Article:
This deck was created by Sempok, who successfully piloted it to rank three legend. He managed to hit legend in a mere six days, going 72-30 in his games. Beast Druid is one of those decks that everyone was excited for, but was never strong enough of a deck to play seriously—however, Sempok thought the deck had untapped potential, and worked hard to create his list. Aggro decks are extremely strong when you can make them work, and this deck is no exception. Sempok scrapped the Menagerie Warden route altogether, and created this beautiful monstrosity.
Aggro Beast Druid Decklist
This list is very solid. Honestly, I wouldn’t want to change much. The only legendaries in it are Mukla, Leeroy, and Finley. Mukla and Leeroy are very core to the deck. Finley can be swapped out if need be, but he does provide an edge in many matchups. Typically I provide substitutes here, but I think this deck is very solid, not to mention cheap. Maybe a Huge Toad for a second Dire Wolf, if you really feel the need to customize?
Aggro Beast Druid is an aggro deck at its core. In most cases, your goal is going to be to develop your board and hit them in the face. You will want to control the board to an extent, especially because your finisher is Savage Roar. The goal is to deal damage and build a board, then use Savage Roar for fifteen or more damage.
This deck provides an incredible number of value cards. Every card is either a beast or a charger (or Finley). Mark of Y’Shaarj will almost always find a target and provide great value. You’ll always have something to play by turn two. By turn three you’re controlling the board and smacking your opponent’s face. Innervates and cheap minions provide this deck with incredible momentum. Just as they are beginning to stabilize you close out with Savage Roar.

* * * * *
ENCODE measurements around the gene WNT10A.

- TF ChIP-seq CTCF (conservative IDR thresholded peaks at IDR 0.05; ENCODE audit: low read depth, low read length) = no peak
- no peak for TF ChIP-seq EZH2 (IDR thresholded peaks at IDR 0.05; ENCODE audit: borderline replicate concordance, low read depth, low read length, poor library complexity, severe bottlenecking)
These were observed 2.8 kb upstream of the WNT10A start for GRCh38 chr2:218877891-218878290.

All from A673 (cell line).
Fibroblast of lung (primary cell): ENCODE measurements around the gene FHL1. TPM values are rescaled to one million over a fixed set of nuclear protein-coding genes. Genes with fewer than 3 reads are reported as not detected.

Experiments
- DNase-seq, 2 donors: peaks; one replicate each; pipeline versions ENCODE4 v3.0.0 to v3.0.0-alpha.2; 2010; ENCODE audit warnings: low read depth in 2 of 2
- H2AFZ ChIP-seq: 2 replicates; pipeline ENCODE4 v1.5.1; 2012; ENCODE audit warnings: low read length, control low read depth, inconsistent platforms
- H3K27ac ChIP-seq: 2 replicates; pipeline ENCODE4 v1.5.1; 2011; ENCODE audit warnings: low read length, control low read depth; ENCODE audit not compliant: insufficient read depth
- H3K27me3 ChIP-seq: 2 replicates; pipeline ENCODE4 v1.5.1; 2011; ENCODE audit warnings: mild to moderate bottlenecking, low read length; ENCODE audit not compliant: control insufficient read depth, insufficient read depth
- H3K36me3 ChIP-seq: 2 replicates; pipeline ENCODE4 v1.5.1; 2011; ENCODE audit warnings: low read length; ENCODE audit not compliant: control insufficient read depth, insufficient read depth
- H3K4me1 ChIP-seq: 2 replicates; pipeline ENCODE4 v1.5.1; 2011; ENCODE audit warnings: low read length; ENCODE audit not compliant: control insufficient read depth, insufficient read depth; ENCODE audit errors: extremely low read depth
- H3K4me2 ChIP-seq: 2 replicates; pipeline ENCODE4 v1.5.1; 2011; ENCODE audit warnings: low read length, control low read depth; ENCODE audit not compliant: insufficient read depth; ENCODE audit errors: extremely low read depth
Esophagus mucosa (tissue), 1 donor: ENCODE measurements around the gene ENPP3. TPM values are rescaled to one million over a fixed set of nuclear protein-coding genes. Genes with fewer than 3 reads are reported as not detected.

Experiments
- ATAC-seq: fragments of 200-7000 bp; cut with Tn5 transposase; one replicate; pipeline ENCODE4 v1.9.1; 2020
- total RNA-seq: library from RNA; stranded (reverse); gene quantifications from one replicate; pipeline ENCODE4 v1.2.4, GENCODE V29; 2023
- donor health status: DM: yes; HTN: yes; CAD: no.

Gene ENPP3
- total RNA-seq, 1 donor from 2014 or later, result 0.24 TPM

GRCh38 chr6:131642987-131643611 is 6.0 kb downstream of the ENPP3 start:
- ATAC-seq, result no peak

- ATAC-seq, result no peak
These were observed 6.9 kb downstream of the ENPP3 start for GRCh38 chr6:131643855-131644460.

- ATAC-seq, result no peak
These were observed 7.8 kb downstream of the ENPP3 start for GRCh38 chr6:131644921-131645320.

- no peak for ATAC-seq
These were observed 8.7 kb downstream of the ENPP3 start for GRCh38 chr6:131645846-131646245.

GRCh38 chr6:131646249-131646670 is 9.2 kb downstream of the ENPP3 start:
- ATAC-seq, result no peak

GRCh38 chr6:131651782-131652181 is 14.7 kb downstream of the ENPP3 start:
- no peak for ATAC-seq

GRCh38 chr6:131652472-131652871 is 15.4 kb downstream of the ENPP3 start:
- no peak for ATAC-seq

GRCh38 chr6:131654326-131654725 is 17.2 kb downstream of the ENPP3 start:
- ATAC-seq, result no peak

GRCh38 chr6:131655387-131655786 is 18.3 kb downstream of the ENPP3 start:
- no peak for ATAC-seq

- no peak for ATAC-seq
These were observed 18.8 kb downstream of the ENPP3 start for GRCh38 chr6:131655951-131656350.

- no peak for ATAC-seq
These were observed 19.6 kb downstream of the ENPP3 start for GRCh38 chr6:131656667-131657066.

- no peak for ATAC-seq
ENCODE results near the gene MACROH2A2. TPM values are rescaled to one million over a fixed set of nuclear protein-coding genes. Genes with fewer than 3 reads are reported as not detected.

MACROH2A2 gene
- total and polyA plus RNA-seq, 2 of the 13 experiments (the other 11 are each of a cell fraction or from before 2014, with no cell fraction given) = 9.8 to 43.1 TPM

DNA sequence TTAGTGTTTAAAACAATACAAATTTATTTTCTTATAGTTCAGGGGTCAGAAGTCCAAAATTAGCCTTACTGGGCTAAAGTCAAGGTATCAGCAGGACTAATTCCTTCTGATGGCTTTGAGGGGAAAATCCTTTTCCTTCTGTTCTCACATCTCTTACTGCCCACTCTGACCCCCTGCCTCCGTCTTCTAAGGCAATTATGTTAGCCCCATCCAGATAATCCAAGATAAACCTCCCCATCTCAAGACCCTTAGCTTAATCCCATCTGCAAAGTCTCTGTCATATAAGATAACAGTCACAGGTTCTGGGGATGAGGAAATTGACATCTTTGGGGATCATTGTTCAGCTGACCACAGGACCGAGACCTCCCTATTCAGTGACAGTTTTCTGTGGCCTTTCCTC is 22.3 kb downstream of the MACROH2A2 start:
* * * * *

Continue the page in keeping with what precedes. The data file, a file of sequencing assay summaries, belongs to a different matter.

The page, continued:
As an Aggro deck, Aggro Beast Druid excels against decks it can get the drop on. It is great at beating many midrange decks. It is also one of the best aggro decks for defeating control. There’s a point in every aggro vs. control game where either the aggro has won, or the control will. A tipping point of stabilization. That tipping point is much later with this deck exclusively because of big Savage Roar plays. As with all aggro decks, it gets lots of value out of cards by using them the turn they are played. Even if your opponent removes everything, you’ve got value out of it first.
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This is the most fun part of my day: reiterating the fact that every deck in the game is bad against Shamans. (Sigh.) Aggro Beast Druid is bad against Midrange Shaman. Not the worst, by far, and you can very easily take the lead with strong Innervate plays or a good opening. But the matchup is extremely difficult due to their card value. Other than that, this deck has trouble with other aggro decks in general. This deck relies on big Savage Roar plays to finish, and other aggro decks remove your creatures too fast. You really need to get lucky and build a board to overcome them.